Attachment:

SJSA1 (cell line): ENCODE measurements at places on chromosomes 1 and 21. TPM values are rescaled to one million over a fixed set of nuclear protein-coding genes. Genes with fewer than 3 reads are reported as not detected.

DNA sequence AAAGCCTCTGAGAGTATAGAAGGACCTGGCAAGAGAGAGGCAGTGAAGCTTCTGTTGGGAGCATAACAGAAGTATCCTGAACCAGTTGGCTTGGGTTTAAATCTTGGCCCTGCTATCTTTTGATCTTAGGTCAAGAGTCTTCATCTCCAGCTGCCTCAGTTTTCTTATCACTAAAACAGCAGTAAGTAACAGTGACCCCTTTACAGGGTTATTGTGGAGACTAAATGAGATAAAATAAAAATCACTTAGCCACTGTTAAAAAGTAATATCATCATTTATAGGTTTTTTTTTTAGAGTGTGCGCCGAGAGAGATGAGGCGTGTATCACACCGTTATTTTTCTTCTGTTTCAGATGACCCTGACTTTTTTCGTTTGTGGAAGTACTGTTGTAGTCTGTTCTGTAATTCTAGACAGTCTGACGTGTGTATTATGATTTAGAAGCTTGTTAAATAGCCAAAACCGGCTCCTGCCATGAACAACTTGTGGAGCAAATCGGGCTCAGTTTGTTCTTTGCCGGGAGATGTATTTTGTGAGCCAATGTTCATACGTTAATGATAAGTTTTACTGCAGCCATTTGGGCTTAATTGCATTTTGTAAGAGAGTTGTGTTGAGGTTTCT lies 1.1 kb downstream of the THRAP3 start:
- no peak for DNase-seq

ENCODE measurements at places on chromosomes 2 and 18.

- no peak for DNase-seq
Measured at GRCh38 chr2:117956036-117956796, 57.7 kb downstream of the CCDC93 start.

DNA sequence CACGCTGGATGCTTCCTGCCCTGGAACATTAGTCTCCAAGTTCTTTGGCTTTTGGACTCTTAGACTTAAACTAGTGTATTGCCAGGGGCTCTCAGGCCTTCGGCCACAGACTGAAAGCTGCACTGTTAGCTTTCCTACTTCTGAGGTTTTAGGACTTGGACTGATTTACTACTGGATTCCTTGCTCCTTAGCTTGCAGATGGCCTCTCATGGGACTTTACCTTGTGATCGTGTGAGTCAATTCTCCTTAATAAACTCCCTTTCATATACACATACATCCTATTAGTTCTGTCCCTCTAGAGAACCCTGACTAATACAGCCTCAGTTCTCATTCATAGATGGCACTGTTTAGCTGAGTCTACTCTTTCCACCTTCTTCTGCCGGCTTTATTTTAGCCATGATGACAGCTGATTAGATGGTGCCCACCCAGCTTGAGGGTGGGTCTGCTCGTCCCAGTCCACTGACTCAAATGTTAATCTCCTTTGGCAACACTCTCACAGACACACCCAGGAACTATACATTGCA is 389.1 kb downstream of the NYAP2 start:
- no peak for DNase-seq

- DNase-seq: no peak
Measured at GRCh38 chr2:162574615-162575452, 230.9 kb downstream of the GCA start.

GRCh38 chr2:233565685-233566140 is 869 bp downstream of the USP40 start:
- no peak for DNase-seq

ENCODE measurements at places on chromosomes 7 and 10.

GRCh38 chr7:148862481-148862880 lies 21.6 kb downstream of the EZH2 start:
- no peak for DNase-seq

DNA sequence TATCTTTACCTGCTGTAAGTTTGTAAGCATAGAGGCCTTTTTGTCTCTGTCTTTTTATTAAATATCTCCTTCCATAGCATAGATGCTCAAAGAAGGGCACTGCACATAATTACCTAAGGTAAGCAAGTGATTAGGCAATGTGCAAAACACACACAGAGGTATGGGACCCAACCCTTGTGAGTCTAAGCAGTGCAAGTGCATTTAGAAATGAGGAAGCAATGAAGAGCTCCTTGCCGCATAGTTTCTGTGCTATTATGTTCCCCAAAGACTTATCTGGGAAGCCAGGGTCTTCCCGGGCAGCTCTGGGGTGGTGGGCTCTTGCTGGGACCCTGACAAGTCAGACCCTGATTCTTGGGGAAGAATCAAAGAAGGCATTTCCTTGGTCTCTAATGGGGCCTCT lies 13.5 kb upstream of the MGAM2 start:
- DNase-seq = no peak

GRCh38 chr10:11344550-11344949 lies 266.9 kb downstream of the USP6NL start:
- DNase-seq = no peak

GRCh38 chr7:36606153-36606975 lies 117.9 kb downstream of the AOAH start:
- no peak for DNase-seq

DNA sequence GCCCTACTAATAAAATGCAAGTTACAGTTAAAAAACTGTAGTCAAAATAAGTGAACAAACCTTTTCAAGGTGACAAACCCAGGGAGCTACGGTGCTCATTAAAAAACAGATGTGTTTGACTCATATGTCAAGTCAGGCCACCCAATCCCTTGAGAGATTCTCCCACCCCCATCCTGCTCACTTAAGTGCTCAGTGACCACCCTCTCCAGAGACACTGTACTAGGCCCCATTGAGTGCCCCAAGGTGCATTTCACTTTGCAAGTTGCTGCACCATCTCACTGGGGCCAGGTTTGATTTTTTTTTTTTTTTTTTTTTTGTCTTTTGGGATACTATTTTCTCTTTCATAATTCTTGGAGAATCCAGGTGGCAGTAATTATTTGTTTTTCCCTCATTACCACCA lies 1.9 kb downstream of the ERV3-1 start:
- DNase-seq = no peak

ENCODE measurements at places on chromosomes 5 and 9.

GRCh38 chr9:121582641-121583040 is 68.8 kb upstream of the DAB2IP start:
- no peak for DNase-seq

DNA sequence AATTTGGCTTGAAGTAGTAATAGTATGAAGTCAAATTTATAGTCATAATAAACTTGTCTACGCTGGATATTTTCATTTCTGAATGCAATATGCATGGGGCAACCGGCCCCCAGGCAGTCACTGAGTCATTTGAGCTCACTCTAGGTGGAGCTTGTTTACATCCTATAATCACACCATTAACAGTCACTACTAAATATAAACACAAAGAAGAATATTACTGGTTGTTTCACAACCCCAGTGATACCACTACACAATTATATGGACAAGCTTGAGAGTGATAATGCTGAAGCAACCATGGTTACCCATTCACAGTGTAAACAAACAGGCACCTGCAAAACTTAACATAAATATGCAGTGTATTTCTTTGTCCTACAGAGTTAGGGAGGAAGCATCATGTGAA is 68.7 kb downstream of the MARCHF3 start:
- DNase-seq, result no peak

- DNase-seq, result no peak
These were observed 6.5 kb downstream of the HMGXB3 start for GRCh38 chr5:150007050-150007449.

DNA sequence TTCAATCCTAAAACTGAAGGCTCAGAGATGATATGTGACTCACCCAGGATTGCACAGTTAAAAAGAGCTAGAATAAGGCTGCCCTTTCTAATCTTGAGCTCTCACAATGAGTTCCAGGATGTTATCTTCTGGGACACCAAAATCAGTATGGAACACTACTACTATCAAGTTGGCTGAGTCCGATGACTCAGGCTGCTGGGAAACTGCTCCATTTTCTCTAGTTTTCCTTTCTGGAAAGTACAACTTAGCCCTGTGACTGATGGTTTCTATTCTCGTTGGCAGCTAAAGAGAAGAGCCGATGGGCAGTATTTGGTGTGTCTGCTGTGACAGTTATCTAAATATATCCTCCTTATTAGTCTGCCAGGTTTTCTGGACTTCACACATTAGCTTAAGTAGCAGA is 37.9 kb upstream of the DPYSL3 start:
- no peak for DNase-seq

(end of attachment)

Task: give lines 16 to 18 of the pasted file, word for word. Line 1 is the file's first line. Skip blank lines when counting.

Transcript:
DNA sequence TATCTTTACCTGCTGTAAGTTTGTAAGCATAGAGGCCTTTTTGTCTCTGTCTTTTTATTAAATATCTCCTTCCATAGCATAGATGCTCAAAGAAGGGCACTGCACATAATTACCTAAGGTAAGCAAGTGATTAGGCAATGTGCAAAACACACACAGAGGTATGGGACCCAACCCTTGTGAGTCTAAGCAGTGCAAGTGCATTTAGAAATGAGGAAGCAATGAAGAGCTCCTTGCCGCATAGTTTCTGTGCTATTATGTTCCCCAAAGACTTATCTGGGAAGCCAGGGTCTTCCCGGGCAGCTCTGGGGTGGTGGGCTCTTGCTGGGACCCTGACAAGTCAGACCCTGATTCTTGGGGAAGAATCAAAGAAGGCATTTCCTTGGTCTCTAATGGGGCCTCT lies 13.5 kb upstream of the MGAM2 start:
- DNase-seq = no peak

GRCh38 chr10:11344550-11344949 lies 266.9 kb downstream of the USP6NL start: